Salt creep occurs when the water in a saltwater aquarium splashes out of the tank, gets things wet, and after the fresh portion of the water evaporates, leaves behind salt crystals.
Salt is a corrosive substance, and therefore it can affect anything it touches. What degree of damage occurs primarily depends on how long an item is exposed to sodium chloride, and what type of material it is. Salt Creeps effects are seen in various ways:
- Glass, acrylic, and plastic become "etched." Where the saltwater settles and dries, residual white water spots develop, and glass, in particular, takes on a foggy appearance.
- Electrical items corrode, especially metal parts of light fixtures, equipment power plugs and the outlets they are connected into.
- Unprotected bulbs become encrusted with a layer of salt, which blocks light from getting into the aquarium.
- Protective glass and acrylic light covers or canopies become encrusted, as well as etched, resulting in a reduction of light into the aquarium.
- Wood, cement, plasterboard or drywall, drapes or curtains, carpet, and flooring materials slowly erode away and paint peels off.
Prevention and Remediation
The longer salt is allowed to sit and build up, the more damaging it can be. To lessen and slow down the effects of salt creep, the best way to deal with it is to regularly keep it cleaned up, and take steps to prevent unnecessary damage to anything near the aquarium. Here's how:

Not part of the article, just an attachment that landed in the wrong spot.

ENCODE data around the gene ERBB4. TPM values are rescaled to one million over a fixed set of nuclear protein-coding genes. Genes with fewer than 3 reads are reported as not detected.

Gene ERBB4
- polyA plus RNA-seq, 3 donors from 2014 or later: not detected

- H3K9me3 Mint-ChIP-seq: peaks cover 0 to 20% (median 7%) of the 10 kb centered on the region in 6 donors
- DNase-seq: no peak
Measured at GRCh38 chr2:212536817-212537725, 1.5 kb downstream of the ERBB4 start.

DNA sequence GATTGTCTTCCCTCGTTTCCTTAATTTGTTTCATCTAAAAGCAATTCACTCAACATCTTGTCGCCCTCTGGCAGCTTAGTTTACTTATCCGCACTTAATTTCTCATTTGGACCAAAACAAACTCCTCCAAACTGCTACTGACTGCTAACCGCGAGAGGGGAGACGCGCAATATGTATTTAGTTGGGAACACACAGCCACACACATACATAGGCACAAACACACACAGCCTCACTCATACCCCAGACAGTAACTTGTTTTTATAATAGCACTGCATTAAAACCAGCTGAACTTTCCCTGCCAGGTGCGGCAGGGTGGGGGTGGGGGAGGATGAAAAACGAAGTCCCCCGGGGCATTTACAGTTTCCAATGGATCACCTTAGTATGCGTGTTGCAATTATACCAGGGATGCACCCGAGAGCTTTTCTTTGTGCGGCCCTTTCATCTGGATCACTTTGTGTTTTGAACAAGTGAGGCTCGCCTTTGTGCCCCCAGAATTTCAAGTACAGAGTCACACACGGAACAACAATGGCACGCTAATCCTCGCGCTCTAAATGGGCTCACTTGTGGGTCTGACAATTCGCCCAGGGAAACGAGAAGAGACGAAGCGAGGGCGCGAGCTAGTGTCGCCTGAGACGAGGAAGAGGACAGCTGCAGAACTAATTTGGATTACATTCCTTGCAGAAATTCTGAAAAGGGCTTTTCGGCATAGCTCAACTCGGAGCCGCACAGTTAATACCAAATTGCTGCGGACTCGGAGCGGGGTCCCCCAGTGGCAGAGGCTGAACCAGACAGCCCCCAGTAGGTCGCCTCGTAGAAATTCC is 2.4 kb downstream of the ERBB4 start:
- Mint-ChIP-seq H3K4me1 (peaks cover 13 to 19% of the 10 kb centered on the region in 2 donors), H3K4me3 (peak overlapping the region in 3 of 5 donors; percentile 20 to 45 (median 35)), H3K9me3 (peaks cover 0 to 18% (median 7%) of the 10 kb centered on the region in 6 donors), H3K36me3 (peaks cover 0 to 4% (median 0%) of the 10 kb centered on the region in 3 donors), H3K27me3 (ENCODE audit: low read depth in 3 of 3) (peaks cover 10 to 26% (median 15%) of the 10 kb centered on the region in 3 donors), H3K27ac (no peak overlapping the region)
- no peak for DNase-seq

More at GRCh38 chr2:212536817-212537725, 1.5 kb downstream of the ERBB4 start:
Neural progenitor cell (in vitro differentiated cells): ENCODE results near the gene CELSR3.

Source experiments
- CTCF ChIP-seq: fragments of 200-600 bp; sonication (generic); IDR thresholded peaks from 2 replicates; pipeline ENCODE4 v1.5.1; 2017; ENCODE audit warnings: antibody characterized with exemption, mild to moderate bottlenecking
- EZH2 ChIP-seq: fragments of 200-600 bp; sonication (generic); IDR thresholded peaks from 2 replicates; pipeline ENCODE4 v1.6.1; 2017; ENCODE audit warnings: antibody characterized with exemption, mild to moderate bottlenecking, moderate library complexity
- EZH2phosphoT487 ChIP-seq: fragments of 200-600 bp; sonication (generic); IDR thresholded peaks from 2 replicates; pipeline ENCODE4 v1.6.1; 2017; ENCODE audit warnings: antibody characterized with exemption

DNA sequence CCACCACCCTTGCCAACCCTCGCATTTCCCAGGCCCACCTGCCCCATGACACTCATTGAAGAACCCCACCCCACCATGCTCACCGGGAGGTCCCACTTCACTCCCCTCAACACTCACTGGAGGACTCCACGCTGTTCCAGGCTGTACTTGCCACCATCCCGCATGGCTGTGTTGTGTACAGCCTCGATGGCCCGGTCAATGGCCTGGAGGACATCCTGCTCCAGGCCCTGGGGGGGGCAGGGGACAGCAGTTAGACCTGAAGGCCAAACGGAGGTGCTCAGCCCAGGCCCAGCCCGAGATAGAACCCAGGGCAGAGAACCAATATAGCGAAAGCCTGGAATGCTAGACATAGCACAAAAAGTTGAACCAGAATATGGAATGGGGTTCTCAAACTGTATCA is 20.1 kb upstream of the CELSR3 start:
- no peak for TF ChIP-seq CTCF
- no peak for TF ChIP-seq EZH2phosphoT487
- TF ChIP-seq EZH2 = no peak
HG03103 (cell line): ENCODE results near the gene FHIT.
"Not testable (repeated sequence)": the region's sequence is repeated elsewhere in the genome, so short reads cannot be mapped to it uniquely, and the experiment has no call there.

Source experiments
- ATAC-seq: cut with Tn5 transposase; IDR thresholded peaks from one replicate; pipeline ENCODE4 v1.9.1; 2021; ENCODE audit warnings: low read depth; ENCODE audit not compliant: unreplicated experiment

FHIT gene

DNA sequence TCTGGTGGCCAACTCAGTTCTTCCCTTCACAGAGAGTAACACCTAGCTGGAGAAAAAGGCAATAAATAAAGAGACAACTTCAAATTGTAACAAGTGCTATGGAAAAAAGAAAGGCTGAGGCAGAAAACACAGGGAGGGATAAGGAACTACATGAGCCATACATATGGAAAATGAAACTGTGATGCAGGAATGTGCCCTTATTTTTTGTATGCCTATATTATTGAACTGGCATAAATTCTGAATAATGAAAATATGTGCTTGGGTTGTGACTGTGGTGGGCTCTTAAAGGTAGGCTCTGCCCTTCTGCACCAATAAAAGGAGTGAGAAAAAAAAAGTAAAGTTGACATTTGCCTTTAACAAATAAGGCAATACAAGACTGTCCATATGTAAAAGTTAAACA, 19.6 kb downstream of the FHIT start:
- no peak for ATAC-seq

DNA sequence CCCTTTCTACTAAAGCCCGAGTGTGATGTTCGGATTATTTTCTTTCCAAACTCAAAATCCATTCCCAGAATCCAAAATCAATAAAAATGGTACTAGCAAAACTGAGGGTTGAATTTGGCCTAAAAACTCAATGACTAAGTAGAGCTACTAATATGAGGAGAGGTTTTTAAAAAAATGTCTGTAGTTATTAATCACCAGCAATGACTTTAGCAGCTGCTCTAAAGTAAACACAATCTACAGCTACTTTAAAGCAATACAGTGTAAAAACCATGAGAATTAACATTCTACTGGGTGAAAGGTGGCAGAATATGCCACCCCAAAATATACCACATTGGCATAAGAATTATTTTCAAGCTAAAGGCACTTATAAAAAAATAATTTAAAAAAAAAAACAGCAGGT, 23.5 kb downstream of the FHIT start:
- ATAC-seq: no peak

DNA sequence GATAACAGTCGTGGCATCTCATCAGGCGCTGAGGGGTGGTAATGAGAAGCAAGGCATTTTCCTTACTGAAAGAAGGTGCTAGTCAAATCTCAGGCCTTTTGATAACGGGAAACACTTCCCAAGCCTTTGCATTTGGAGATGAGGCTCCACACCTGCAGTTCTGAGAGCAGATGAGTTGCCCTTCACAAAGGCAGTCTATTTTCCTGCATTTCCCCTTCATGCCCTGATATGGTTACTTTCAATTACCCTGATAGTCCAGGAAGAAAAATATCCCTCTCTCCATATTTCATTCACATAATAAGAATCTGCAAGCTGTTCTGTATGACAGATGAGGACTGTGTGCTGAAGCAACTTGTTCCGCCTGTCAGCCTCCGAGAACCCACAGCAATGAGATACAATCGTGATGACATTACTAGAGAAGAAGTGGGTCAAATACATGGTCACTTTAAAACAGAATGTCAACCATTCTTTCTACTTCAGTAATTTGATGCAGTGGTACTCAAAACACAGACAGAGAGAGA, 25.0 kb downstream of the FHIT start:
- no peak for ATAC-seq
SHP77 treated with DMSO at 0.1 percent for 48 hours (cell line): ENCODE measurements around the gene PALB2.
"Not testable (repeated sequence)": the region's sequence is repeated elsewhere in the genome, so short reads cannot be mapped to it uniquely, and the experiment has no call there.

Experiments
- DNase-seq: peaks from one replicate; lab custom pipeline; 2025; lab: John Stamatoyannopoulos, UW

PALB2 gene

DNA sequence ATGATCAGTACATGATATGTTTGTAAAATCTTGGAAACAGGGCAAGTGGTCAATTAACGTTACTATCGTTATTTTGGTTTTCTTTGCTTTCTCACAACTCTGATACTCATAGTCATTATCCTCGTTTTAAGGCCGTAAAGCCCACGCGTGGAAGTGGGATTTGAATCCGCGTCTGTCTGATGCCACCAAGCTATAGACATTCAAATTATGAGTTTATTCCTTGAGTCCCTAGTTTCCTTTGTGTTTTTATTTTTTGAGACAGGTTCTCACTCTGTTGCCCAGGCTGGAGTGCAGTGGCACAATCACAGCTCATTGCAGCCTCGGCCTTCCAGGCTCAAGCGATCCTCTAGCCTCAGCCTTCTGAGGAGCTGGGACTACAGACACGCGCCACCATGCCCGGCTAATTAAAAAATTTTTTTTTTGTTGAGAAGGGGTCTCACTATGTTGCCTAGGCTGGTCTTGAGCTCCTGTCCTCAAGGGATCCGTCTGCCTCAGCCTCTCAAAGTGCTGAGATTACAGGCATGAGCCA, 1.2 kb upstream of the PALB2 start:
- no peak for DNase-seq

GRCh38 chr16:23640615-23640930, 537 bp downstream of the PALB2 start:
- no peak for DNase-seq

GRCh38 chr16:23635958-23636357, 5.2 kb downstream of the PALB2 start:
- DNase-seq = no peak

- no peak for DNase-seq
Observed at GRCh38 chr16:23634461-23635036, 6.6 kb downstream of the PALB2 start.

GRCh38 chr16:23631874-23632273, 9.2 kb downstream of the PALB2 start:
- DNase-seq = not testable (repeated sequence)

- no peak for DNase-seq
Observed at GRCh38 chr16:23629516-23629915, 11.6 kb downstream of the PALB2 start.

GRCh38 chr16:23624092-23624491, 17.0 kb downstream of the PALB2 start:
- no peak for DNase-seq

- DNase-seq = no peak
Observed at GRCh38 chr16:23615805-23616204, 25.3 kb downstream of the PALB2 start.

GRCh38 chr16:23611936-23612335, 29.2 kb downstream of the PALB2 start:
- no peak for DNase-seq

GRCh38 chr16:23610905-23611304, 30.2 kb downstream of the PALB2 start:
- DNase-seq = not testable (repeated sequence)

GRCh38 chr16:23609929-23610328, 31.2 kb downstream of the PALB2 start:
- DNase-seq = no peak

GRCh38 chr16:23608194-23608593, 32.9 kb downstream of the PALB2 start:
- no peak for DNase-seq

- Keep the tank, hood, stand, light fixture, and other such items clean by wiping them down with a cotton rag or washcloth rinsed in freshwater. For unsightly white water spots that can develop on plastic items that are outside of the aquarium, a touch of vinegar applied to the cloth may help to reduce their appearance.
- Position electrical equipment out of range of splash zones.
- Remove and rinse off pieces of equipment that can be cleaned in fresh water, this includes equipment that has an electric motor. If an electrical device has been exposed to (i.e. immersed in) saltwater, you are far better off to rinse it thoroughly in fresh water—not when it is plugged into a power source—and then dry it, than you are to let the corrosive effects of the salt take its toll on the equipment over time.
- Unplug and wipe down electrical equipment power cords, plugs, and outlets.
- Protect nearby walls by attaching a sheet of clear acrylic to act as a splashboard.
- Place towels on the floor around the bottom of the aquarium during maintenance procedures.
- Keep the water level up to or just above the tank's trim line to help reduce etching of the aquarium glass or acrylic.
- Avoid using bubble wands or air stones, as these only contribute to an increase of salt creep problems as the bubbles splash water at the surface of the aquarium.
- Direct the flow of outlets that return water to the aquarium, as well as equipment that is used to move water inside the aquarium, downward in a way that reduces excess splashing at the surface.
- Many aquarium cabinets and stands are open in the back. If you have a sump under your tank, saltwater will splash not only inside the cabinet but out the back and onto a wall or the floor. It may only be hardly noticeable if it's only a drop or two at a time, but over time it adds up. Placing a thin sheet of acrylic over the opening in the back of the cabinet will keep the drops of saltwater from escaping the cabinet and damaging the floor and wall behind the tank.
- Paint any unpainted wood surfaces, like aquarium cabinets and stands, with a good quality enamel paint. This makes the wood surface easy to keep salt-free with the wipe of a damp cloth and keeps the salt from soaking into the wood where it will be next to impossible to remove.